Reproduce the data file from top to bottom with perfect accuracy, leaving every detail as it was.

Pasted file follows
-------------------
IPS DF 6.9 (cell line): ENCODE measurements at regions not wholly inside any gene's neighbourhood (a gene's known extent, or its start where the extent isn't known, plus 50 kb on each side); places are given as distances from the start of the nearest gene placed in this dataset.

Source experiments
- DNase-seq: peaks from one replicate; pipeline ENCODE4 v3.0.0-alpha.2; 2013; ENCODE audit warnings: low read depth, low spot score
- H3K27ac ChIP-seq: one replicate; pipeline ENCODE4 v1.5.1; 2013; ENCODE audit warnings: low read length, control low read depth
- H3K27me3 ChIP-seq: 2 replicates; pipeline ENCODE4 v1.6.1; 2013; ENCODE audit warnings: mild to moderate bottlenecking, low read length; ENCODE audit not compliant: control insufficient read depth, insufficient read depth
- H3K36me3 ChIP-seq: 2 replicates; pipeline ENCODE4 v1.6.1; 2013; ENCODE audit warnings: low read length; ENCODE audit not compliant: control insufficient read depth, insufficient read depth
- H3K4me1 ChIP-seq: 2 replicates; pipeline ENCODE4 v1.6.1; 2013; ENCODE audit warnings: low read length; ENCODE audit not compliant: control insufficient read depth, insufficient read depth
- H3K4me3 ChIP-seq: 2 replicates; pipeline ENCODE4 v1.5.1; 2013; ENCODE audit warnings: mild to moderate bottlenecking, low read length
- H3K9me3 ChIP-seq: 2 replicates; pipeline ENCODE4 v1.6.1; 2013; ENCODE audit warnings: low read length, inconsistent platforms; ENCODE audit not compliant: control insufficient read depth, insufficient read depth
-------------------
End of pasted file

IPS DF 6.9 (cell line): ENCODE measurements at regions not wholly inside any gene's neighbourhood (a gene's known extent, or its start where the extent isn't known, plus 50 kb on each side); places are given as distances from the start of the nearest gene placed in this dataset.

Source experiments
- DNase-seq: peaks from one replicate; pipeline ENCODE4 v3.0.0-alpha.2; 2013; ENCODE audit warnings: low read depth, low spot score
- H3K27ac ChIP-seq: one replicate; pipeline ENCODE4 v1.5.1; 2013; ENCODE audit warnings: low read length, control low read depth
- H3K27me3 ChIP-seq: 2 replicates; pipeline ENCODE4 v1.6.1; 2013; ENCODE audit warnings: mild to moderate bottlenecking, low read length; ENCODE audit not compliant: control insufficient read depth, insufficient read depth
- H3K36me3 ChIP-seq: 2 replicates; pipeline ENCODE4 v1.6.1; 2013; ENCODE audit warnings: low read length; ENCODE audit not compliant: control insufficient read depth, insufficient read depth
- H3K4me1 ChIP-seq: 2 replicates; pipeline ENCODE4 v1.6.1; 2013; ENCODE audit warnings: low read length; ENCODE audit not compliant: control insufficient read depth, insufficient read depth
- H3K4me3 ChIP-seq: 2 replicates; pipeline ENCODE4 v1.5.1; 2013; ENCODE audit warnings: mild to moderate bottlenecking, low read length
- H3K9me3 ChIP-seq: 2 replicates; pipeline ENCODE4 v1.6.1; 2013; ENCODE audit warnings: low read length, inconsistent platforms; ENCODE audit not compliant: control insufficient read depth, insufficient read depth